While saunas can provide a welcomed source of relaxation and warmth, there can be too much of a good thing: If you stay in a sauna too long, you risk dizziness, dehydration, low blood pressure and nausea.

With the right guidelines, though, you can learn how long you can safely stay in a sauna and enjoy a safer, more relaxing experience.

In general, sauna users should stick to these time frames:

  • For beginners, limit sauna sessions to five to 10 minutes.
  • For experienced users, limit sauna sessions to 10 to 20 minutes.

Here, we’ll go in-depth about sauna safety and how you can avoid staying in for too long.

Why You Shouldn’t Use a Sauna for Too Long

While saunas certainly provide a variety of benefits (check out our previous blog post to learn more about the benefits of saunas), they can also cause discomfort if used for extended periods of time.

If you overdo your sauna session, you may start to experience:

  • Dehydration: Sauna use triggers extreme sweating. According to a 2018 article in Harvard Health Publishing, “Sauna Health Benefits: Are saunas healthy or harmful?” the average person loses an entire pint of sweat during a brief sauna. All that sweating can cause dehydration, which can lead to headache, fatigue and dizziness.
  • Dizziness and nausea: When your body temperature rapidly rises, as it can after stepping into a hot sauna, you may become overheated. As a result, you may feel dizzy and nauseous. If you continue to stay in the sauna, you may even get heat stroke, which qualifies as a medical emergency and can cause serious damage to your body.
  • Low blood pressure: When exposed to the high heat of the sauna, your body will automatically start pumping more blood toward your skin’s surface, where it will become cooled when your sweat evaporates before returning to your core. In the extreme heat of a sauna, this mechanism can result in low blood pressure in your brain and organs, which may make you feel light-headed, nauseous and fatigued, and can result in blurred vision or even loss of consciousness.

Keep in mind that certain groups of people are more vulnerable to those side effects than others. For example:

  • According to a 1987 article published in the Journal of the National Medical Assocation, “Dehydration in the Elderly: A Short Review,” elderly people are prone to age-related changes in total body water, reduced thirst perception, reduced kidney function and other factors which create an increased risk for dehydration.
  • According to Mayo Clinic, people with diabetes, kidney disease or illnesses like the cold and flu are especially prone to dehydration.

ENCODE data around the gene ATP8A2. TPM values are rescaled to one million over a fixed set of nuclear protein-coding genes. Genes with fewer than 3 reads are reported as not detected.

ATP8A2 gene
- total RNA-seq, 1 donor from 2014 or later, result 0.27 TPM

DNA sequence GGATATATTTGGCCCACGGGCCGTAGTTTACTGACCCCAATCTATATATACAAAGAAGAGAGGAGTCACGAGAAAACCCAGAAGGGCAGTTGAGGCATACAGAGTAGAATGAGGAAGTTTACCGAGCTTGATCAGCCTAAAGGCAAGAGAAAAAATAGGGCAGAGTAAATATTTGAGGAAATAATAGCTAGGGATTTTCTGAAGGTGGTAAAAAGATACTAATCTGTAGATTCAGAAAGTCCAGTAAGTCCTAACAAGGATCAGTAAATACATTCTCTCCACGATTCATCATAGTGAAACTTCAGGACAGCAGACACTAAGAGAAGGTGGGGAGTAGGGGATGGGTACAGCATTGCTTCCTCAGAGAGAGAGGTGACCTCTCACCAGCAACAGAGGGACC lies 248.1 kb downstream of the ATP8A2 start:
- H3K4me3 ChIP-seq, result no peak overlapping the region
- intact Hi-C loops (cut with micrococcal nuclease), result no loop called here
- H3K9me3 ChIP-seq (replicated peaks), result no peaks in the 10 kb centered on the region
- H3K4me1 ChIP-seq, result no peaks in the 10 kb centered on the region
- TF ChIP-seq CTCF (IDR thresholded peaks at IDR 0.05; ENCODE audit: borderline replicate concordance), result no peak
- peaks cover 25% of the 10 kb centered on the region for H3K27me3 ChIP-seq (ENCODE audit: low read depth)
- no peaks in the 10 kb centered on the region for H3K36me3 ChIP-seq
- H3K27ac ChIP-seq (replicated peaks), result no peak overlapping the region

• According to the Centers for Disease Control and Prevention (CDC), older adults are more prone than younger adults to heat stress. This is because older people don’t adjust as quickly as young people to sudden changes in temperature, are more likely to have a medical condition that affects temperature regulation and are more likely to take medication that affects body temperature and perspiration.

How to Use a Sauna Safely

As we mentioned above, beginners should use caution and limit their sauna sessions to no more than five to 10 minutes, even if they feel fine.

Intermediate and experienced users can increase the length of their sauna sessions by five minutes increments but should refrain from staying in a sauna for more than 20 to 30 minutes total.

Of course, should you start to feel dizzy, nauseous or fatigued during your session, or if you start to experience blurred vision or a headache, step out of the sauna immediately and find a cool place to sit down until you feel normal again.

To ensure that you stay safe while using your sauna, follow these safety tips:

  • Stay hydrated: Drink a glass of cool water before entering the sauna, and drink another one to four glasses after you exit.
  • Turn down the heat: If you’re a beginner, or if you start to feel ill while using your sauna, turn down the heat to its lowest setting before starting another session.
  • Avoid alcohol: Avoid drinking alcohol either before or directly after your sauna session, as this can cause additional dehydration.
  • Cool down slowly: If you plunge into a cold shower or bath immediately after you exit (or jump into a freezing body of water or snow as is the tradition in Finland), you’ll place a significant amount of stress on your cardiovascular system. Instead, cool down with a glass of cool water and a cool (but not cold) shower.
  • Dress properly: While a swimsuit may seem like a logical choice for sauna attire, their waterproof fabrics can act as a trap for sweat and heat, raising your temperature even more. Opt for loose, breathable clothing instead (or forgo clothing altogether).
  • Don’t wear jewelry: Metal jewelry can quickly heat up in a sauna and may cause burns if not quickly removed.
  • Be aware of medical conditions: If you have any medical condition such as low (or high) blood pressure, cardiovascular diseases, diabetes, brain conditions or anything similar, as well as any surgical implants, consult with your doctor before using a sauna.

Remember, sauna sessions are not a competition. By taking these simple precautions, you can reduce your risk of adverse side effects and enjoy a safe, relaxing and pleasant sauna experience.